If you are planning to visit Dajabon to check out the Haitian market there it would be a good idea to put that trip on hold. The market is all but shut down this week and protest are being held in the city due to the Dominican Government restricting access into the Dominican Republic from the Neighboring Haitian town of Quanaminthe into Dajabon.

At this point there doesn’t appear to be much violence in the protests on the Dominican side, mostly the burning of tires (a Dominican Favorite activity when upset) and crowds gathering that need to be dispersed. Still, it is not recommended for foreigners to be in the area when there are protests, it doesn’t take much for them to turn violent and foreigners if present are an easy and visible target.

Haitian Market

One of the main reasons foreigners check out Dajabon is for the Haitian market that is open twice a week on Mondays and Fridays. Large numbers of Haitians cross the border to buy and sell items at the market. Dominican’s come from around the country to buy bulk items that they can sell in small tiendas (stores) throughout the D.R.

Most of the items sold by the Haitians consists of Items donated by various organizations as part of the a relief work for the struggling country. As a result bulk quantities of clothes and other items can be bought at the market cheaply. Likely if you are head into a Dominican store and find large amounts of American made or brand name clothing, especially if it is used that it probably came from one of these border markets.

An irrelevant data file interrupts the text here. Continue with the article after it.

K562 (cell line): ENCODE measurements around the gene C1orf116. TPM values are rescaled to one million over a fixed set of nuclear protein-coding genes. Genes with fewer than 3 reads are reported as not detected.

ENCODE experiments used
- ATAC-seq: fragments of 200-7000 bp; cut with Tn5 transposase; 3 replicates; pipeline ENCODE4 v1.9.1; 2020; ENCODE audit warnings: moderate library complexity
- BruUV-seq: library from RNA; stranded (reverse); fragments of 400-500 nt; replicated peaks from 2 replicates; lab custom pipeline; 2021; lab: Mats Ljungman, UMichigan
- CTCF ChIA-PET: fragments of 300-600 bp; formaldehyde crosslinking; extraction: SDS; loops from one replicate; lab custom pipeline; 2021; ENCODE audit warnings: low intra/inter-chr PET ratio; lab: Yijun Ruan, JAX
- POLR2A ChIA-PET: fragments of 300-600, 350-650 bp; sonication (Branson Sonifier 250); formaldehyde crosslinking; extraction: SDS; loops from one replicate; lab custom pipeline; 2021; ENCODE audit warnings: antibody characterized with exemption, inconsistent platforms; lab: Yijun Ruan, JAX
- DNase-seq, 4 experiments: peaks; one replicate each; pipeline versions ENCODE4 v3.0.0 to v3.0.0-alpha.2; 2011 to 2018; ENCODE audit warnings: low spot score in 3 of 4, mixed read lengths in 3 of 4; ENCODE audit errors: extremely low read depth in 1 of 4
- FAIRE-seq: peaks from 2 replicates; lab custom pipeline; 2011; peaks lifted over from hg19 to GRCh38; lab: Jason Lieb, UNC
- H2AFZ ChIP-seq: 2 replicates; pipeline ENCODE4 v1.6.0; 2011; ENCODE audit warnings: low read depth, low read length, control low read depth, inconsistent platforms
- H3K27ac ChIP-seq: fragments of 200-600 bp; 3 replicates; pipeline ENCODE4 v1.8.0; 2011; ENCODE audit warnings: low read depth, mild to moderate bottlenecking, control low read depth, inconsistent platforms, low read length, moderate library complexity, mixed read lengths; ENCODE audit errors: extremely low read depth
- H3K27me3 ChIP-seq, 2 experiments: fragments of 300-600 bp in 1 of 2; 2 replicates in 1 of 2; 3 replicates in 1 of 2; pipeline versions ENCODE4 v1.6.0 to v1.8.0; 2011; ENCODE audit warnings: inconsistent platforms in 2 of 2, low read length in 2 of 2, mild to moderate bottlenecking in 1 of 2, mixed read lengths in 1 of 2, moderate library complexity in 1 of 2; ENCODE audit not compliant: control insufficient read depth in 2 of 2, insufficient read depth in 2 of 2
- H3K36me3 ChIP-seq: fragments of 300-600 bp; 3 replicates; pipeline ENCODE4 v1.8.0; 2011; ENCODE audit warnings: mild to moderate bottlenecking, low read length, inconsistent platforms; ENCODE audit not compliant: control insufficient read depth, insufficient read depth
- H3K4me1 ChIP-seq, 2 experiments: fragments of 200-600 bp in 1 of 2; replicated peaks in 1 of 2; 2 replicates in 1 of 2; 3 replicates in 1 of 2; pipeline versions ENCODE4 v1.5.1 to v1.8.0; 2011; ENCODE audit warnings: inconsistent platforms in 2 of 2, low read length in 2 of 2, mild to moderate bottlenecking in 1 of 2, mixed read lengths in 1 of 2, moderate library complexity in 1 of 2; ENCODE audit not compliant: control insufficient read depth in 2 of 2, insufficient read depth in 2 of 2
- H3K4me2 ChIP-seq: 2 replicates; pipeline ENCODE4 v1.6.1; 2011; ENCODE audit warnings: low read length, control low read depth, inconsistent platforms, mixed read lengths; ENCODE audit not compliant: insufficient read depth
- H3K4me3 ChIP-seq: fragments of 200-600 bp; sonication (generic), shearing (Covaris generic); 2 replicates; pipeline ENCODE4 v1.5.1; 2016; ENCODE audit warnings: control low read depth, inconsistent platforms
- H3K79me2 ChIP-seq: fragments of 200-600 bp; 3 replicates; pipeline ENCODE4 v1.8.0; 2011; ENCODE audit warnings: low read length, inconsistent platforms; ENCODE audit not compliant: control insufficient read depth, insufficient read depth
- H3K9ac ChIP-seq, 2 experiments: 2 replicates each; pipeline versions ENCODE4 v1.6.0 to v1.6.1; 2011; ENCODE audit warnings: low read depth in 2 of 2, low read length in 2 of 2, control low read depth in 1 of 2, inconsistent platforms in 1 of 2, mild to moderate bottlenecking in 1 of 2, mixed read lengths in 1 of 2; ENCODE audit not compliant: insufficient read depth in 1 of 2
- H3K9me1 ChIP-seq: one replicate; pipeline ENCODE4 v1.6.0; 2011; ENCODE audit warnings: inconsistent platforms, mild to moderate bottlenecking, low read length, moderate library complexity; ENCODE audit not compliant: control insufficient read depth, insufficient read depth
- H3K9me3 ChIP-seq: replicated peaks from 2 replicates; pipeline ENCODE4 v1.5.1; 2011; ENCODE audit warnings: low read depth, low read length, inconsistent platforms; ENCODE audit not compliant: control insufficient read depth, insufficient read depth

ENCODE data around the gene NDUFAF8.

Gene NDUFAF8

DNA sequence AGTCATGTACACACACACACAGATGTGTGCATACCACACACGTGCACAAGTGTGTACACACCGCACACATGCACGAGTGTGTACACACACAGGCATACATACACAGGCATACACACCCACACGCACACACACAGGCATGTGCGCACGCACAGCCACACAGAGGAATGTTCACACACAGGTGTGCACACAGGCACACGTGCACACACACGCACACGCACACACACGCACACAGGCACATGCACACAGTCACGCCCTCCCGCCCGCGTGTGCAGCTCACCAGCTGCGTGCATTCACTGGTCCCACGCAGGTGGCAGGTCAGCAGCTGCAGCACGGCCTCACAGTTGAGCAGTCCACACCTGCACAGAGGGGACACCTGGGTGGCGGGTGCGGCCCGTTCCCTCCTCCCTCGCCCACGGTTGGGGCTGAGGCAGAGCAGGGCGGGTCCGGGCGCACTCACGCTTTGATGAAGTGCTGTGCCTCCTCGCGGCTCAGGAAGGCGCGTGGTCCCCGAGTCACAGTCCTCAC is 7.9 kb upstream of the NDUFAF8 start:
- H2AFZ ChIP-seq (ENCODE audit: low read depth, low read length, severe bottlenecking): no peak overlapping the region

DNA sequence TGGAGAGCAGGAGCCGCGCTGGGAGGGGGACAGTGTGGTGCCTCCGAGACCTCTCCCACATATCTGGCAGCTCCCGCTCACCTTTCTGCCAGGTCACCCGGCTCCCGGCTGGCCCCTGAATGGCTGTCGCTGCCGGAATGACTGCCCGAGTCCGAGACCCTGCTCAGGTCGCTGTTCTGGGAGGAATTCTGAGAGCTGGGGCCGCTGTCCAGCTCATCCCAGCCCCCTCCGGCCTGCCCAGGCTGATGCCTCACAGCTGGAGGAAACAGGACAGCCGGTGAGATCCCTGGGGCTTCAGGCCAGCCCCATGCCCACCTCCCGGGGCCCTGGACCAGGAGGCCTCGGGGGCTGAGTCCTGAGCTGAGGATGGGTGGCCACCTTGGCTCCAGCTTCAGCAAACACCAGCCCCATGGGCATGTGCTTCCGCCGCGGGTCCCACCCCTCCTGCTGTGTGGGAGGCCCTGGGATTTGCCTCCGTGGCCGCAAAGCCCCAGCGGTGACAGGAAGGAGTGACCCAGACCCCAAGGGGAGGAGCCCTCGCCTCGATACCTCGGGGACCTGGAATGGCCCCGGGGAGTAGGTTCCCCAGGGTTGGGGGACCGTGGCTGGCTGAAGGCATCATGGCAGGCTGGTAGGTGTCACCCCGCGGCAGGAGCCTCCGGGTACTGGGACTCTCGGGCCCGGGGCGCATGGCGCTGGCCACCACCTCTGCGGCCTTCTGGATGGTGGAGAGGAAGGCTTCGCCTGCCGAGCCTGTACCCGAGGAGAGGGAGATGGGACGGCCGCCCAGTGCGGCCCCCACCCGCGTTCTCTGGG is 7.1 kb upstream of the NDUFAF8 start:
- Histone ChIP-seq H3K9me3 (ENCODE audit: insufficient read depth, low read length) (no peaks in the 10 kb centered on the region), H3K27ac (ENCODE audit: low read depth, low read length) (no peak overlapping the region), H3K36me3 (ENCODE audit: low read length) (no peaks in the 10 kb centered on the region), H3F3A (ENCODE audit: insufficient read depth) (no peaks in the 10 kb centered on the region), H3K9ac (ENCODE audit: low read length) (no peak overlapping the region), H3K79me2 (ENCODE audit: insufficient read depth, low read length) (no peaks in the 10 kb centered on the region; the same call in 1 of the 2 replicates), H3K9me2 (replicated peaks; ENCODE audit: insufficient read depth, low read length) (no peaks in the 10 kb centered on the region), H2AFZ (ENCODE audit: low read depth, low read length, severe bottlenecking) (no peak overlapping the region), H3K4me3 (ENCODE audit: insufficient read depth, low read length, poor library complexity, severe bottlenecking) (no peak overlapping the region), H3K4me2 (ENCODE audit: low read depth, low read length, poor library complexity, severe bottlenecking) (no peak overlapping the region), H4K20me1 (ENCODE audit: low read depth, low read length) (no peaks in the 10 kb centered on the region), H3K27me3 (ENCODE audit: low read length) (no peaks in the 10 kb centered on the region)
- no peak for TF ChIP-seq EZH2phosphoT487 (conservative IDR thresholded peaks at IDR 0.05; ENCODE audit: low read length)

Shots fired in Quanaminthe

As tensions continue to rise on Haitian Police open fired into Quanaminthe’s “free Zone” facilities to warn off a crowd trying to pass into the DR to buy and sell at the market. In addition to the vendors and buyers there is also a large number of undocumented Haitians trying to re-cross the border to get to jobs they left behind in the Dominican Republic as they celebrated the holidays with family in Haiti.

It has been estimated that more than 1000 Haitians are waiting on Haiti side of the Massacre River to day (Wed 1/9/13) so that they can reenter the Dominican Republic. While this has made passing the border more difficult those with proper documents or a passport of visa are still able to pass freely.

Visiting Dajabon

Talks are being held and likely the border tensions will die down in the next few days making Dajabon safe to visit again. Check the news ahead of time to make sure it is safe before you make the trips. Over the  next month or two I plan on heading over with a Dominican Friend who buys items for his store in Dajabon and will be posting pictures and more information at that time.